CITY HALL — The City Council's longest-serving member found himself in a bit of hot water Wednesday as he debated the merits of a plan to pay $38.75 million to settle claims the city failed to allow motorists to challenge tickets issued by red-light and speed cameras.
Ald. Edward Burke (14th), the chairman of the council's finance committee, and Ald. Anthony Beale (9th), the chairman of the transportation committee, found themselves at odds over whether the settlement would truly benefit Chicago drivers who had been ripped off by the cameras.
Beale, who said Monday that "heads should roll" over the need for the massive settlement, has long been a critic of the automated ticket enforcement system. Just before the council approved the settlement, he said he was outraged that Chicago drivers who paid a $100 fine they should have been able to contest could get just $7 back because of the cap on the settlement amount.
Beale said that gave him a "heavy heart."
But Burke said the average refund would be more like $42, based on the likelihood that only a quarter of eligible drivers would apply for the refund.
Burke — who once battled former Mayor Harold Washington on the floor of the Council Chambers — said he understood how his esteemed colleague could have made the mistake of assuming that everyone eligible will apply for the rebate.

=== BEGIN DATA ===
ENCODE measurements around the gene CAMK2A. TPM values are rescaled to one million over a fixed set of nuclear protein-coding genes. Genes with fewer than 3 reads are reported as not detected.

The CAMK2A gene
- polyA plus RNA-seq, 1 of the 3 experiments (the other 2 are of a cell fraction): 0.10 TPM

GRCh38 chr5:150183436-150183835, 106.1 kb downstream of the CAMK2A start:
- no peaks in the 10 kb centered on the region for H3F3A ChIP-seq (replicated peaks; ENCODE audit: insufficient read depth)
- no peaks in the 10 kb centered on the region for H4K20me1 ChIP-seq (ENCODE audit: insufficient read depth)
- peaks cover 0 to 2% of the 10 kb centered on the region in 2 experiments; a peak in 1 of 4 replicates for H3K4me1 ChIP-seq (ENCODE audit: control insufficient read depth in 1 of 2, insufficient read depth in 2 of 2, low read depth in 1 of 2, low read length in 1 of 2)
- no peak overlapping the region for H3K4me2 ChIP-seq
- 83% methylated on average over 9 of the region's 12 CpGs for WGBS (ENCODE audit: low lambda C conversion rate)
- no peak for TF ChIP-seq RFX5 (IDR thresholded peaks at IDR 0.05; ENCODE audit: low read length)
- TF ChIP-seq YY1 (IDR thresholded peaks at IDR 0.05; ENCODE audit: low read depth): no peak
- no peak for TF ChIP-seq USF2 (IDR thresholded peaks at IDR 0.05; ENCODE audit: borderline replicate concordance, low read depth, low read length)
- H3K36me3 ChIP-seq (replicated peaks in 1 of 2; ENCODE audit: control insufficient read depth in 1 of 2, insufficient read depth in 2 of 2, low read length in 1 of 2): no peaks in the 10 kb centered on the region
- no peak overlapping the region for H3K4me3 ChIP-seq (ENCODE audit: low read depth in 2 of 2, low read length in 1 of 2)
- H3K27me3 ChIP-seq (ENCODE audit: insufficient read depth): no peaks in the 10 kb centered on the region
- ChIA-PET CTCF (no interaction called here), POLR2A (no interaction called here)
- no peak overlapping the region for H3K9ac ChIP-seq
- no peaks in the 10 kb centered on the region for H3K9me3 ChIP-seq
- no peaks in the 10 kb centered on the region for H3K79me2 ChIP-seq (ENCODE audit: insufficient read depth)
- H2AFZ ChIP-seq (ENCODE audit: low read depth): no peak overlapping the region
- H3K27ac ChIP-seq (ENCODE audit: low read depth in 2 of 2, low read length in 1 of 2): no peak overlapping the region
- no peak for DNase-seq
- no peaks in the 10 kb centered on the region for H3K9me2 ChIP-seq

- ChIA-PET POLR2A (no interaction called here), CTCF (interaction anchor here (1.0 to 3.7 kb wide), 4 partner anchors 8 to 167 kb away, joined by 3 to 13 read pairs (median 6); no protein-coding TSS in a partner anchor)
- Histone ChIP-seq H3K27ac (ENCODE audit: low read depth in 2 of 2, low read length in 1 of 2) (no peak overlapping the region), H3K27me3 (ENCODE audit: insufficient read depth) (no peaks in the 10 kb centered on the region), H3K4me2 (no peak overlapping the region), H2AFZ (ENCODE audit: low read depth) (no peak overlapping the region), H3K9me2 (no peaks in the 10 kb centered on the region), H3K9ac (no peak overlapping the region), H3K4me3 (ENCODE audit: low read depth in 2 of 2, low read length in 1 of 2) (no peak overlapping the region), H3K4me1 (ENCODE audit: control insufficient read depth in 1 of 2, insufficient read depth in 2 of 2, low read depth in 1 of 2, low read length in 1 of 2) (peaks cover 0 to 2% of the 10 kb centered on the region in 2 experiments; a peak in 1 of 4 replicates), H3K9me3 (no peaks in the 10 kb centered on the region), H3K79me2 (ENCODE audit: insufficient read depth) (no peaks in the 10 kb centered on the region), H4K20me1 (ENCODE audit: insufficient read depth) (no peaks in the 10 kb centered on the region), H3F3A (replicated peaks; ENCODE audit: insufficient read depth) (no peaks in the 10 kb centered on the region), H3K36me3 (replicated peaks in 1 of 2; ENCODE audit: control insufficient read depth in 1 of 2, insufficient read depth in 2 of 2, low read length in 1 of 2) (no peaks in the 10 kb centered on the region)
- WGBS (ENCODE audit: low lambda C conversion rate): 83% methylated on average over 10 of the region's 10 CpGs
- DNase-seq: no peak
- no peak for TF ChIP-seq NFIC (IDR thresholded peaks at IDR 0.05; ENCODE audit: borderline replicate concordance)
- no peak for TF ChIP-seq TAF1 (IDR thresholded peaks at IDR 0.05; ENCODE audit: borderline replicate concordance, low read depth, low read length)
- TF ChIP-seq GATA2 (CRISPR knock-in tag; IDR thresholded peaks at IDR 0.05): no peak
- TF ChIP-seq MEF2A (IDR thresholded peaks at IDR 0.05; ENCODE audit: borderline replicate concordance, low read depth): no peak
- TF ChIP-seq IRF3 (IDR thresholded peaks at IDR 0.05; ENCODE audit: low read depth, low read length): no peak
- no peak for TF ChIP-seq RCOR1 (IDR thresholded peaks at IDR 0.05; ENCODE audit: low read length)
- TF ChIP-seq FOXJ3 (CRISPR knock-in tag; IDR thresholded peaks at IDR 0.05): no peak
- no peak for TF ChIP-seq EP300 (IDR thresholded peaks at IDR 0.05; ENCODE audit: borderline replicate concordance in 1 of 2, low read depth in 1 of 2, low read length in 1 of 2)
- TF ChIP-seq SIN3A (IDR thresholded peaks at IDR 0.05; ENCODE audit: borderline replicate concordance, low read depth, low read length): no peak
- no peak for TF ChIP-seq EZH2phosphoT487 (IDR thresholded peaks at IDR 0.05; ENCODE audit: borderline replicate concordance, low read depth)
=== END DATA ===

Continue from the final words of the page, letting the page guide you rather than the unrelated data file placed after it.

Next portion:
"Sometimes in the South Side wards, they skipped the fourth and fifth grades, because that's where you learn long division and subtraction," said Burke, who grew up on the Southwest Side and represents the 14th Ward there.
As the crowd began to titter, Mayor Rahm Emanuel tried to bail out his ally.
"If I were you, I would go for your motion right now," Emanuel told Burke.
Burke tried to clarify his remarks.
"I was referring to the 14th Ward and the 11th Ward," Burke said, referring to Ald. Patrick Daley Thompson's ward, which includes Bridgeport — the birthplace of Chicago's Democratic machine and both Mayor Richard R. Daley and his son, Mayor Richard M. Daley.